The 21st Biennale of Sydney


Revealing the power of human resilience in an immersive interactive installation, powered by your phone.
Official Selection
I was impressed by Distil’s ability to enable each stakeholder to play to their collective strengths, including the individual participants and their communities, artists and art professionals, the public media production and multinational technology company involved.
Barbara Moore
Biennale of Sydney

Belongings is an interactive installation that shares stories of displacement, resilience, and hope from six refugees who took safe harbour in Australia.

Produced for the Biennale of Sydney with SBS and Google’s Creative Lab, this XR work reinterprets the documentary form as a large-scale, multi user immersive experience. Integrating traditional documentary storytelling with emerging technology, we harnessed the power of each medium to offer a contemporary take on how digital techniques can promote empathy between culturally and linguistically diverse groups in a surprisingly intimate way.

We took our inspiration from contemporary artist and activist Ai Weiwei and his Law of the Journey artwork which highlighted the scale of global refugee crises around the world and the inevitable loss of identities and histories.

We asked ourselves how we could convey the humanity of his imposing artwork to a broad audience while also giving it a local context. In developing our concept, we started with this high-level thesis: Over the past century, lengthy and large-scale waves of human displacement have stripped millions of people of their histories and identities. The refugee crisis – no matter where it transpires – is a problem so pervasive and seemingly unsolvable that it has detrimentally impacted Western perceptions of the asylum seekers themselves.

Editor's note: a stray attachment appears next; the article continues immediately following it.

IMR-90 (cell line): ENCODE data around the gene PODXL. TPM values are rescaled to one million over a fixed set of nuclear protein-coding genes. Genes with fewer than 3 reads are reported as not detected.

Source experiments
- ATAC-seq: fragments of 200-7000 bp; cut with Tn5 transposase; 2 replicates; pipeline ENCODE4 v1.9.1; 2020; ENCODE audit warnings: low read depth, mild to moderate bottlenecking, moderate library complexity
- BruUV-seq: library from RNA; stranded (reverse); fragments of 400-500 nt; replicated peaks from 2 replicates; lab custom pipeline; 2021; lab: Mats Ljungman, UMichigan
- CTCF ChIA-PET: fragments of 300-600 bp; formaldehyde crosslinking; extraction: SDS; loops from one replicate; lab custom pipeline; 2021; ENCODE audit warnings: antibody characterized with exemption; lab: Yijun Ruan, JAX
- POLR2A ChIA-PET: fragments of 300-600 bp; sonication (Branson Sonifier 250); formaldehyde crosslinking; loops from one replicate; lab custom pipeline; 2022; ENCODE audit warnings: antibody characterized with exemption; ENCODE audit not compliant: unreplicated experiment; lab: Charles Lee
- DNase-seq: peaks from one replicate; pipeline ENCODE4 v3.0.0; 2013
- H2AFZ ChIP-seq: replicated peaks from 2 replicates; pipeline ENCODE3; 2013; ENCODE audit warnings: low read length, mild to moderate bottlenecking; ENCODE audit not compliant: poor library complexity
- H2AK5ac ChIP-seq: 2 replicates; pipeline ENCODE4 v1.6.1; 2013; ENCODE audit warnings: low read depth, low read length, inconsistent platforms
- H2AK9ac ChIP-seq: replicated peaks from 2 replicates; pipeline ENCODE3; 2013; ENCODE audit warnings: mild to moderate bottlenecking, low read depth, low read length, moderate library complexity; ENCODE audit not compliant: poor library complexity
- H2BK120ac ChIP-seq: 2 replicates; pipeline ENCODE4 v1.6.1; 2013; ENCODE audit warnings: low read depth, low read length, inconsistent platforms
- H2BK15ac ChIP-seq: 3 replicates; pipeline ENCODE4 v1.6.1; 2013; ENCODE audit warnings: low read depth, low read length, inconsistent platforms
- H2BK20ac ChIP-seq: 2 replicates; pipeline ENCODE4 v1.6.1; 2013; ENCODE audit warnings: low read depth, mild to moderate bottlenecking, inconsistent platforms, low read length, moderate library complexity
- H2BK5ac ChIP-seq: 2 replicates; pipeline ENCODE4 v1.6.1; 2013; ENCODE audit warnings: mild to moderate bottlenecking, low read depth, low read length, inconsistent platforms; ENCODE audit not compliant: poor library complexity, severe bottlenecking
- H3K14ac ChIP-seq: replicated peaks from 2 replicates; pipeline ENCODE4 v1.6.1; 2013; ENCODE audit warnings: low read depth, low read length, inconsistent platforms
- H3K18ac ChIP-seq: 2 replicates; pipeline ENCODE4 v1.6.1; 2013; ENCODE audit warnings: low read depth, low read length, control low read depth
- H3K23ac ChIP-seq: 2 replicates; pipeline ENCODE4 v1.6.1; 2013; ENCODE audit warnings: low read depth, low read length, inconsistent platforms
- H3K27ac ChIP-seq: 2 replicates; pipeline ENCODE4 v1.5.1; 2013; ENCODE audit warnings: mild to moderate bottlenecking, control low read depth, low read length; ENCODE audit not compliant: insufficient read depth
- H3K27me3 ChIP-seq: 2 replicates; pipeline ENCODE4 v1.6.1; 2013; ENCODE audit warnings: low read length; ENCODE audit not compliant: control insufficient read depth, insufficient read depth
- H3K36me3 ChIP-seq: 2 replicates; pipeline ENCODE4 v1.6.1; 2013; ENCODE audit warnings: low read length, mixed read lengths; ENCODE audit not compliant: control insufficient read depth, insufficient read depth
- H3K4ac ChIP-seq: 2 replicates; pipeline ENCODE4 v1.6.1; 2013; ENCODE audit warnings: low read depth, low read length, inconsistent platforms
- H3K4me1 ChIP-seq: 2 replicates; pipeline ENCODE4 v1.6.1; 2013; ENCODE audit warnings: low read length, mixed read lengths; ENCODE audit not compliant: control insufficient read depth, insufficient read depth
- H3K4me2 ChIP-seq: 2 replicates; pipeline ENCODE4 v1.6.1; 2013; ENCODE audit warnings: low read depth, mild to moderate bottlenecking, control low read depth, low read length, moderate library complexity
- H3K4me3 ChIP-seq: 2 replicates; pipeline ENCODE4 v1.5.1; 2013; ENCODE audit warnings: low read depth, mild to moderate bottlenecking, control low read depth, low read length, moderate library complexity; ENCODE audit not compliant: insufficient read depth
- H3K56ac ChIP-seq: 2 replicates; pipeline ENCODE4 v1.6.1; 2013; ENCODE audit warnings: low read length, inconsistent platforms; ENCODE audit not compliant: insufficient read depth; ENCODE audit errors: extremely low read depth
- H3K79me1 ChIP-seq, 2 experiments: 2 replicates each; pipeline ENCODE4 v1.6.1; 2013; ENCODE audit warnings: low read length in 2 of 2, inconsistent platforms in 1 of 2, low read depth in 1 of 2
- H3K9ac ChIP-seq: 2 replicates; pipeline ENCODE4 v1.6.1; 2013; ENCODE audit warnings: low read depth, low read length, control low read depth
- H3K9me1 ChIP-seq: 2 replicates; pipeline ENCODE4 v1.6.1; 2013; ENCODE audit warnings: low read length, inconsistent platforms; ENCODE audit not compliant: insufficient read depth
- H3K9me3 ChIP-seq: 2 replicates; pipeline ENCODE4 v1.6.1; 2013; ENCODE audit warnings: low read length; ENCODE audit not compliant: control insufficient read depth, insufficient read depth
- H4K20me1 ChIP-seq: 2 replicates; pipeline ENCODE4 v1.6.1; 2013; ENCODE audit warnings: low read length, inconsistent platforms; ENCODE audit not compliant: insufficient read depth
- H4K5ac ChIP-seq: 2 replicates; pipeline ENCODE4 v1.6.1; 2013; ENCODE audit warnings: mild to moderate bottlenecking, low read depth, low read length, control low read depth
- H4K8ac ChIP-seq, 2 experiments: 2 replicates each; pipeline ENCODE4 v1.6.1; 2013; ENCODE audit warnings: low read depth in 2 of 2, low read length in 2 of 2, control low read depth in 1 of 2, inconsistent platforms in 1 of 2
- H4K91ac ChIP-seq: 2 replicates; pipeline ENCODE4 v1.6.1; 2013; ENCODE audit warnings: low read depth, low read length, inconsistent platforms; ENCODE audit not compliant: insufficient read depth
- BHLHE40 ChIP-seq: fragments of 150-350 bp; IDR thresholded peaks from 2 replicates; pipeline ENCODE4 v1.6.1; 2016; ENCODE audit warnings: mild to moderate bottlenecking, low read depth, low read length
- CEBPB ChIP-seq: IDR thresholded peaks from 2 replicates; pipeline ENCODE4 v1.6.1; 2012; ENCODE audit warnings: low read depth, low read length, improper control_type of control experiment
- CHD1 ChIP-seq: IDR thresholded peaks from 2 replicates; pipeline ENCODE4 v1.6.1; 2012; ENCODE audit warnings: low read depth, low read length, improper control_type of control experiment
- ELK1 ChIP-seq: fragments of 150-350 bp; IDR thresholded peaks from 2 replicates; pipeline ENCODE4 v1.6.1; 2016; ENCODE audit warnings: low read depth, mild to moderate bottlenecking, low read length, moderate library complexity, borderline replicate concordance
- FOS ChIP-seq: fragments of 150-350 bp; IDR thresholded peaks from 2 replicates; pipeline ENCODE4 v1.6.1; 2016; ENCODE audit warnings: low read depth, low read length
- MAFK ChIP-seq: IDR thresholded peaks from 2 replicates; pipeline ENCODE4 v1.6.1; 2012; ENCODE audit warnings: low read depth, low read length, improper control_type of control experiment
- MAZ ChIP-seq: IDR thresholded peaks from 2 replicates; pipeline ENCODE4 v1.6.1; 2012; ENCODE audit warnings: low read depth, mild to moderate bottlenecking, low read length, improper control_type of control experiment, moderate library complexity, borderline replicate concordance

In Australia, there’s a very specific narrative around refugees. Now more so than ever, in the current political climate we live, it’s vital that unique, authentic experiences come to the fore in order to shift the debate and challenge people’s stereotypical ideas about what it means to be a refugee.

This helped to frame the project while also providing a lens through which to examine it. However, it was still too broad. We needed to find a hook to centre the concept, something relatable that a wide audience could immediately appreciate.

Countless news reports have documented the plight of refugees and one image kept reappearing during our initial research – that of bags, backpacks or suitcases being carried with what we could only imagine were priceless possessions. We wondered what stories or memories might be contained in these bags and whether they could be a catalyst to open a dialogue with displaced people about their personal experiences.

So we set out to connect with Australians who have a lived experience of being a refugee.

Our goal was to challenge many of the stereotypes that had formed around these communities and partnered with refugee community facilitators to run storytelling workshops. We invited participants to bring with them a possession that reminded them of their home or a loved one.